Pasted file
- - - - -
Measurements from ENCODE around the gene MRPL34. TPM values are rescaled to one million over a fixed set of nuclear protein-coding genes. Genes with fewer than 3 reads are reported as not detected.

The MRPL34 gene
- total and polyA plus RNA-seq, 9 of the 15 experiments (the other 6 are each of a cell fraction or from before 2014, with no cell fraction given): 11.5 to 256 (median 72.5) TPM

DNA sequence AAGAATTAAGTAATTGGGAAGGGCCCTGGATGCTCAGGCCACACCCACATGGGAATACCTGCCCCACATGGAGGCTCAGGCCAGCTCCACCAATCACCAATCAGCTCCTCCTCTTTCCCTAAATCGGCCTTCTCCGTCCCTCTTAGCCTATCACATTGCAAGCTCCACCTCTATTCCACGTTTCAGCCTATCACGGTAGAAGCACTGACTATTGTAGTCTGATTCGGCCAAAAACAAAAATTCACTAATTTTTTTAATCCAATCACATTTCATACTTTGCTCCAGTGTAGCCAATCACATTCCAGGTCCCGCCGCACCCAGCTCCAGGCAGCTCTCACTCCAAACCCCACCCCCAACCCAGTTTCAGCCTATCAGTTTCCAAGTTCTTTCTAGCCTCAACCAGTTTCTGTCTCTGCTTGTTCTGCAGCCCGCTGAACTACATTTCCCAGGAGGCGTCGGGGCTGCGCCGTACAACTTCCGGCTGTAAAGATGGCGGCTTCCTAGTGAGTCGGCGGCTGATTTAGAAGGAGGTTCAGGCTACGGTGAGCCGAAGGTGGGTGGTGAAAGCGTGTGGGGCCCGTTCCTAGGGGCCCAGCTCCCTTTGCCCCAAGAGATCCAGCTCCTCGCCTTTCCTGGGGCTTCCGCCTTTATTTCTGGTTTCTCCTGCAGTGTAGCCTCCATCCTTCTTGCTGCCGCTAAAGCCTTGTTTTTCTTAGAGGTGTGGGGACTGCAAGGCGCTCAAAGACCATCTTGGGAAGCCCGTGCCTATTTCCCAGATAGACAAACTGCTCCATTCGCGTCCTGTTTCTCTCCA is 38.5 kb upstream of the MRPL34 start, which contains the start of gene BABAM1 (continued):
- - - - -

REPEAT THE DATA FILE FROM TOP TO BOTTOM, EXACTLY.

Measurements from ENCODE around the gene MRPL34. TPM values are rescaled to one million over a fixed set of nuclear protein-coding genes. Genes with fewer than 3 reads are reported as not detected.

The MRPL34 gene
- total and polyA plus RNA-seq, 9 of the 15 experiments (the other 6 are each of a cell fraction or from before 2014, with no cell fraction given): 11.5 to 256 (median 72.5) TPM

DNA sequence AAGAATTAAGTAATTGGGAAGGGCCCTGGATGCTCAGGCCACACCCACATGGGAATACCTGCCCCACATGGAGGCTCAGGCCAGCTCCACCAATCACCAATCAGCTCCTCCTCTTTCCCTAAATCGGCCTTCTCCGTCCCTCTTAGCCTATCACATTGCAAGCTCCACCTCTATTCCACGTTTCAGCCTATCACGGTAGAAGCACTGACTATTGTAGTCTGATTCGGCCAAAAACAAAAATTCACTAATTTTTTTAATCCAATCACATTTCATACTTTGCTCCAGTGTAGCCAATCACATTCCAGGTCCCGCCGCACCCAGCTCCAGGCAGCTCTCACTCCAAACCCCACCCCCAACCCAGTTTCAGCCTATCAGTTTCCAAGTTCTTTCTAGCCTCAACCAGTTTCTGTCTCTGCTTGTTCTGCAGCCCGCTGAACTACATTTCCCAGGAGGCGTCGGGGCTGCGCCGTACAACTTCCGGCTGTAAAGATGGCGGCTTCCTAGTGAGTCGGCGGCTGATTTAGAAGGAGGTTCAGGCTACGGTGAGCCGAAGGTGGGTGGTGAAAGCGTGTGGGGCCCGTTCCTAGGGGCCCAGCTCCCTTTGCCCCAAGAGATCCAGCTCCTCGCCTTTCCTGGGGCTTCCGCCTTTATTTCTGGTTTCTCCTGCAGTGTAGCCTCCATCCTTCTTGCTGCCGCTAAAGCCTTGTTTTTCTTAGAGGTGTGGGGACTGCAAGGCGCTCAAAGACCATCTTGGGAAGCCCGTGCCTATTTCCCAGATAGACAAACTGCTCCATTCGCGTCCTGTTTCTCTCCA is 38.5 kb upstream of the MRPL34 start, which contains the start of gene BABAM1 (continued):